Electric vehicles have gone from a niche product to mainstream in the past decade. EV sales have grown exponentially year after year, with over 2 million sold worldwide in 2019. But what does the future hold for EVs? There are immense opportunities and inevitable challenges that lie ahead as we transition away from combustion-powered cars.
The Rise of EVs
EVs are not new – they actually predate combustion-powered cars, with the first battery-powered vehicles created in the 1830s.
But it wasn’t until the 1990s, with the development of lithium-ion batteries, that EVs became a viable alternative to traditional internal combustion engine vehicles (ICEVs).
Lithium-ion batteries provided the lightweight, high-density energy storage needed to allow EVs to travel farther between charges. Major automakers started developing EVs in the early 2000s, with early models like the Nissan Leaf and Chevy Volt hitting the market.
Initially, EVs were slow to catch on due to high costs and limited driving range. But prices have dropped dramatically in the past decade thanks to economies of scale and battery innovation.
The typical range for an EV has gone from under 100 miles to over 200 miles on a single charge. Mainstream consumers are now ready to adopt EVs, especially as fuel prices continue to rise. Top automakers like Tesla, Volkswagen, Toyota, and General Motors plan to stop selling combustion-powered cars altogether in the next 10-15 years.
BloombergNEF predicts EV sales rising to 28 million per year by 2030, at which point they will surpass sales of internal combustion vehicles.
Opportunities of Vehicle Electrification
The mass adoption of EVs presents major opportunities and upsides:
- Cleaner air: EVs produce no direct emissions from the tailpipe, meaning improved air quality, especially in urban areas. Studies show EVs can reduce air pollutants like nitrogen oxides and particulate matter by over 40%. This could prevent thousands of pollution-related deaths.
- Lower greenhouse gases: The electricity grid is progressively adding more renewables like solar and wind. Charging an EV from a clean grid reduces lifecycle carbon emissions by over 60% compared to a petrol car. Some automakers like Polestar aim for carbon neutrality.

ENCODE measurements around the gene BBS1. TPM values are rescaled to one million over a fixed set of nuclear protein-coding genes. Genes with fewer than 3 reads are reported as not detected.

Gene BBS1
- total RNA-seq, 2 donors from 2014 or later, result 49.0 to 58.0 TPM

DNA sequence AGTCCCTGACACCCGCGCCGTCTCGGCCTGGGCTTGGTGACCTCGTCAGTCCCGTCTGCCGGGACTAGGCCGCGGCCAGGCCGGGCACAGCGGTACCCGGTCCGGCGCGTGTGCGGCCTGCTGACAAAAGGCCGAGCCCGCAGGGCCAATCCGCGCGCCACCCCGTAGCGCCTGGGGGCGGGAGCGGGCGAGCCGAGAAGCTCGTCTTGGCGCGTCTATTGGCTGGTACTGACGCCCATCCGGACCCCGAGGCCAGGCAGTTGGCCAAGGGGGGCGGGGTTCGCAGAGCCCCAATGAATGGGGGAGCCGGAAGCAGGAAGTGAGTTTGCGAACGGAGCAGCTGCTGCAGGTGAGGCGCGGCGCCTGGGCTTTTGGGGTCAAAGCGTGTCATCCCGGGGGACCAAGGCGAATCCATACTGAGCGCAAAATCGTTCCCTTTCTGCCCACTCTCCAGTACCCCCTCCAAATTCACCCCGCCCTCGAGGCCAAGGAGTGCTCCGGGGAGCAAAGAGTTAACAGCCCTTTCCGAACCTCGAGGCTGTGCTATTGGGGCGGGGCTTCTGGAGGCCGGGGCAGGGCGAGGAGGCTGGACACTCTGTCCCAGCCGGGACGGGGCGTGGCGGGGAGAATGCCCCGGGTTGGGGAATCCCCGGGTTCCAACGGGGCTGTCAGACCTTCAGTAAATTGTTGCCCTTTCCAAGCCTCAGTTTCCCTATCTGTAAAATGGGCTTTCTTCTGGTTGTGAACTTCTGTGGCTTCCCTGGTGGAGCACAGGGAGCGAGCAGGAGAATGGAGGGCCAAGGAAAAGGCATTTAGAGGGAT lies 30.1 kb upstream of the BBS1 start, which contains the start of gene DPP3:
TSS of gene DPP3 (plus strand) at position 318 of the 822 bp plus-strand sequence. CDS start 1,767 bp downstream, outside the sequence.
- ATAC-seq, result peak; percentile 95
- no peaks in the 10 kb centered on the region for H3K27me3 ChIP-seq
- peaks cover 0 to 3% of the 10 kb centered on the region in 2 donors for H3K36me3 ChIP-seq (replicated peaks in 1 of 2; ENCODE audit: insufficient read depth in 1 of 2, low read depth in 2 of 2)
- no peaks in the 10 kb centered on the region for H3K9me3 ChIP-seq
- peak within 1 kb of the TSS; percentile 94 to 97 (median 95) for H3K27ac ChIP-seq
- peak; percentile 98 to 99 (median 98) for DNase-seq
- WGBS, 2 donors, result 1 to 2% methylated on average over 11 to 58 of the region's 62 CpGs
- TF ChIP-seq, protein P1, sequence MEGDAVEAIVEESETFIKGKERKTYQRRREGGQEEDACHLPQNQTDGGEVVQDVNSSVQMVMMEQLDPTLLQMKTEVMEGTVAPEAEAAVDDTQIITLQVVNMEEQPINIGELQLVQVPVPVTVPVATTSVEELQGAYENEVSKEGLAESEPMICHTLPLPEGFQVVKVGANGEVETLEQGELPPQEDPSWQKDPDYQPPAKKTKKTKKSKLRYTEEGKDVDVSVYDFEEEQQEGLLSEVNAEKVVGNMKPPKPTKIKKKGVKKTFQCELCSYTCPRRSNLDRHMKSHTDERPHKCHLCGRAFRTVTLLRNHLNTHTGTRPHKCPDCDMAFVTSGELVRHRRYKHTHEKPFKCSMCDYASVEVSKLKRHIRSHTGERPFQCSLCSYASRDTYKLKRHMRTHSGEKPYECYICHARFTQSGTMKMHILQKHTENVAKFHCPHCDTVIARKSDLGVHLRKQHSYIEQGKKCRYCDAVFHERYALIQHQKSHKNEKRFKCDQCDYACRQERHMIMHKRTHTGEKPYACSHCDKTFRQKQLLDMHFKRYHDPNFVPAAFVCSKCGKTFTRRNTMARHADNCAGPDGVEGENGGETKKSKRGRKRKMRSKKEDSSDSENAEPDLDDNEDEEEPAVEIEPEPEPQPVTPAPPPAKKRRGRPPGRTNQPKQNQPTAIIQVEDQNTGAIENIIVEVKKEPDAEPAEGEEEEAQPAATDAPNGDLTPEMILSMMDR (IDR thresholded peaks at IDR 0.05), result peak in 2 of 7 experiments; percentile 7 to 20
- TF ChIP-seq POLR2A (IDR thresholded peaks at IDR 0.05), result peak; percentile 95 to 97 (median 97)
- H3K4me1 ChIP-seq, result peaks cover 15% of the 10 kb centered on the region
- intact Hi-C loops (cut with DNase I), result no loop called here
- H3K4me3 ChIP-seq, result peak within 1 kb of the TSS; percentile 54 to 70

- Energy independence: EV adoption reduces reliance on imported oil and petroleum products. For countries with limited fossil fuel reserves, EVs provide energy independence and insulation from volatile global oil prices.
- Job creation: New EV-related industries can create economic opportunities and jobs in manufacturing, maintenance, charging infrastructure, battery reuse/recycling, etc. Developing countries are keen to build domestic EV industries.
- Performance benefits: EVs provide smoother, quieter rides with stronger acceleration. Regenerative braking recovers energy while slowing the vehicle. Lower center of gravity improves handling. Over-the-air software updates can continuously improve performance.
- Lower operating costs: Electric motors require far less maintenance than internal combustion engines. Recharging is typically cheaper than buying gasoline per mile. EVs have fewer fluids, filters, and belts to replace.
Challenges Facing EV Adoption
Despite the momentum behind EVs, there are obstacles that must be overcome for full mainstream adoption:
- Upfront cost: Purchase prices remain high, typically $10,000+ over comparable combustion cars. Falling battery prices will help achieve parity, but incentives are still needed today.
- Charging infrastructure: Most EV owners charge at home, but public networks must expand for travel. Easy access to fast, affordable charging is key to mass adoption.
- Access to renewable energy: To maximize emissions reductions, EVs should charge from renewable sources like solar and wind. More clean power generation is needed.